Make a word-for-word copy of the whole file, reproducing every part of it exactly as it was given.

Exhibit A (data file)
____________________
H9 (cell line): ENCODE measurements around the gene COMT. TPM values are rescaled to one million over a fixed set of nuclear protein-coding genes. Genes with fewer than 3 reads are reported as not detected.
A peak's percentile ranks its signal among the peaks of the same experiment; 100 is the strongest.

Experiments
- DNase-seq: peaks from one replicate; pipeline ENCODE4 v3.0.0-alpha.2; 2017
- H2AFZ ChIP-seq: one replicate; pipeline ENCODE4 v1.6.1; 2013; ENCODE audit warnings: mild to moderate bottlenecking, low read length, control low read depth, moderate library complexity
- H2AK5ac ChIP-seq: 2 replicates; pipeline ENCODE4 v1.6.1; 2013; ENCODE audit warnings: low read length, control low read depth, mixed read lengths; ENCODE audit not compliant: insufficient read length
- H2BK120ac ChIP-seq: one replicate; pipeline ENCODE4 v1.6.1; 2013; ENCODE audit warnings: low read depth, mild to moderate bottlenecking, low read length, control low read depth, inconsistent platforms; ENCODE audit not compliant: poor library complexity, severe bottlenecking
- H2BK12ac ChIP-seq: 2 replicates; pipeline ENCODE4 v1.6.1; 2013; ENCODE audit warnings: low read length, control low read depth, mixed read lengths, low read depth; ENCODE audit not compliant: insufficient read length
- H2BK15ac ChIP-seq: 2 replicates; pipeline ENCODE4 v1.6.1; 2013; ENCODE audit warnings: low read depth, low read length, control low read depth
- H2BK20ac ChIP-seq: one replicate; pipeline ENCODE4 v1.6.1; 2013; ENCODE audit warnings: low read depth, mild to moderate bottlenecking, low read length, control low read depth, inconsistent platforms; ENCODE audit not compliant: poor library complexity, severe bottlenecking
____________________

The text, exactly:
H9 (cell line): ENCODE measurements around the gene COMT. TPM values are rescaled to one million over a fixed set of nuclear protein-coding genes. Genes with fewer than 3 reads are reported as not detected.
A peak's percentile ranks its signal among the peaks of the same experiment; 100 is the strongest.

Experiments
- DNase-seq: peaks from one replicate; pipeline ENCODE4 v3.0.0-alpha.2; 2017
- H2AFZ ChIP-seq: one replicate; pipeline ENCODE4 v1.6.1; 2013; ENCODE audit warnings: mild to moderate bottlenecking, low read length, control low read depth, moderate library complexity
- H2AK5ac ChIP-seq: 2 replicates; pipeline ENCODE4 v1.6.1; 2013; ENCODE audit warnings: low read length, control low read depth, mixed read lengths; ENCODE audit not compliant: insufficient read length
- H2BK120ac ChIP-seq: one replicate; pipeline ENCODE4 v1.6.1; 2013; ENCODE audit warnings: low read depth, mild to moderate bottlenecking, low read length, control low read depth, inconsistent platforms; ENCODE audit not compliant: poor library complexity, severe bottlenecking
- H2BK12ac ChIP-seq: 2 replicates; pipeline ENCODE4 v1.6.1; 2013; ENCODE audit warnings: low read length, control low read depth, mixed read lengths, low read depth; ENCODE audit not compliant: insufficient read length
- H2BK15ac ChIP-seq: 2 replicates; pipeline ENCODE4 v1.6.1; 2013; ENCODE audit warnings: low read depth, low read length, control low read depth
- H2BK20ac ChIP-seq: one replicate; pipeline ENCODE4 v1.6.1; 2013; ENCODE audit warnings: low read depth, mild to moderate bottlenecking, low read length, control low read depth, inconsistent platforms; ENCODE audit not compliant: poor library complexity, severe bottlenecking